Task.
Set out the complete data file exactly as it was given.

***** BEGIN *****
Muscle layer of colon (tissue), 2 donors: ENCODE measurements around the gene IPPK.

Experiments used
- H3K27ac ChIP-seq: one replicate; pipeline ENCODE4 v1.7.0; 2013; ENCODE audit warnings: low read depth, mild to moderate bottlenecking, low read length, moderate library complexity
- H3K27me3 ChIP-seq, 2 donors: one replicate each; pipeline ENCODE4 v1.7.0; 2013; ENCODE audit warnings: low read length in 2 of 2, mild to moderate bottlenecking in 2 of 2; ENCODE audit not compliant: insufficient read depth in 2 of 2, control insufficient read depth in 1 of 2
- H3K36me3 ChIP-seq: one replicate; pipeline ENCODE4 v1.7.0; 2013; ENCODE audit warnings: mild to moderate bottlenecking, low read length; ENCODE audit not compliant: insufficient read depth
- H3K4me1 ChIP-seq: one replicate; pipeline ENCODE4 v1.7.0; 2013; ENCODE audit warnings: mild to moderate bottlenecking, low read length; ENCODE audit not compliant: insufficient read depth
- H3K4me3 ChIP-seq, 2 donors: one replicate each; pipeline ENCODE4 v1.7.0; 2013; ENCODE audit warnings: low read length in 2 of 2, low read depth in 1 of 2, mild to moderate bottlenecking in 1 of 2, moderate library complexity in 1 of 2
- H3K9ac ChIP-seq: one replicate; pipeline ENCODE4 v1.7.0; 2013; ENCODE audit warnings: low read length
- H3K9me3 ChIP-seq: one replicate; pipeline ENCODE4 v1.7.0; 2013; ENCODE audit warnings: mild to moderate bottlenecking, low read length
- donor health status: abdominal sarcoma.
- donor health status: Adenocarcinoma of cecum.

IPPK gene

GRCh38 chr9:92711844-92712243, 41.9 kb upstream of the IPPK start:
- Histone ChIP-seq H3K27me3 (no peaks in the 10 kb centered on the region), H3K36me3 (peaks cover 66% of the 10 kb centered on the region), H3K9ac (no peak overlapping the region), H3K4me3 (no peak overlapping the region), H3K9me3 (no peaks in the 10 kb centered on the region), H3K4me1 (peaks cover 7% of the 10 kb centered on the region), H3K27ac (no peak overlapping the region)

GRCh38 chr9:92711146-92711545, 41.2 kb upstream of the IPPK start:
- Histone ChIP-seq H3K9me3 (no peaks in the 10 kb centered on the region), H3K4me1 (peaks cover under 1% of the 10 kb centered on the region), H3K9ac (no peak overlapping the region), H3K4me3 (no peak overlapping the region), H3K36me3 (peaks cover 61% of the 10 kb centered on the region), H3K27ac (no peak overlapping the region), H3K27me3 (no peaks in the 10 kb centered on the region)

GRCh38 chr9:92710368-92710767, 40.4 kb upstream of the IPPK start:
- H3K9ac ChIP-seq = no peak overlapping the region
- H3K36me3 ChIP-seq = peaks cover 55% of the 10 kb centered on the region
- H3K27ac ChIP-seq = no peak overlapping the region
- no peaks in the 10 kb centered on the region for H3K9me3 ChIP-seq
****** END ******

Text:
Muscle layer of colon (tissue), 2 donors: ENCODE measurements around the gene IPPK.

Experiments used
- H3K27ac ChIP-seq: one replicate; pipeline ENCODE4 v1.7.0; 2013; ENCODE audit warnings: low read depth, mild to moderate bottlenecking, low read length, moderate library complexity
- H3K27me3 ChIP-seq, 2 donors: one replicate each; pipeline ENCODE4 v1.7.0; 2013; ENCODE audit warnings: low read length in 2 of 2, mild to moderate bottlenecking in 2 of 2; ENCODE audit not compliant: insufficient read depth in 2 of 2, control insufficient read depth in 1 of 2
- H3K36me3 ChIP-seq: one replicate; pipeline ENCODE4 v1.7.0; 2013; ENCODE audit warnings: mild to moderate bottlenecking, low read length; ENCODE audit not compliant: insufficient read depth
- H3K4me1 ChIP-seq: one replicate; pipeline ENCODE4 v1.7.0; 2013; ENCODE audit warnings: mild to moderate bottlenecking, low read length; ENCODE audit not compliant: insufficient read depth
- H3K4me3 ChIP-seq, 2 donors: one replicate each; pipeline ENCODE4 v1.7.0; 2013; ENCODE audit warnings: low read length in 2 of 2, low read depth in 1 of 2, mild to moderate bottlenecking in 1 of 2, moderate library complexity in 1 of 2
- H3K9ac ChIP-seq: one replicate; pipeline ENCODE4 v1.7.0; 2013; ENCODE audit warnings: low read length
- H3K9me3 ChIP-seq: one replicate; pipeline ENCODE4 v1.7.0; 2013; ENCODE audit warnings: mild to moderate bottlenecking, low read length
- donor health status: abdominal sarcoma.
- donor health status: Adenocarcinoma of cecum.

IPPK gene

GRCh38 chr9:92711844-92712243, 41.9 kb upstream of the IPPK start:
- Histone ChIP-seq H3K27me3 (no peaks in the 10 kb centered on the region), H3K36me3 (peaks cover 66% of the 10 kb centered on the region), H3K9ac (no peak overlapping the region), H3K4me3 (no peak overlapping the region), H3K9me3 (no peaks in the 10 kb centered on the region), H3K4me1 (peaks cover 7% of the 10 kb centered on the region), H3K27ac (no peak overlapping the region)

GRCh38 chr9:92711146-92711545, 41.2 kb upstream of the IPPK start:
- Histone ChIP-seq H3K9me3 (no peaks in the 10 kb centered on the region), H3K4me1 (peaks cover under 1% of the 10 kb centered on the region), H3K9ac (no peak overlapping the region), H3K4me3 (no peak overlapping the region), H3K36me3 (peaks cover 61% of the 10 kb centered on the region), H3K27ac (no peak overlapping the region), H3K27me3 (no peaks in the 10 kb centered on the region)

GRCh38 chr9:92710368-92710767, 40.4 kb upstream of the IPPK start:
- H3K9ac ChIP-seq = no peak overlapping the region
- H3K36me3 ChIP-seq = peaks cover 55% of the 10 kb centered on the region
- H3K27ac ChIP-seq = no peak overlapping the region
- no peaks in the 10 kb centered on the region for H3K9me3 ChIP-seq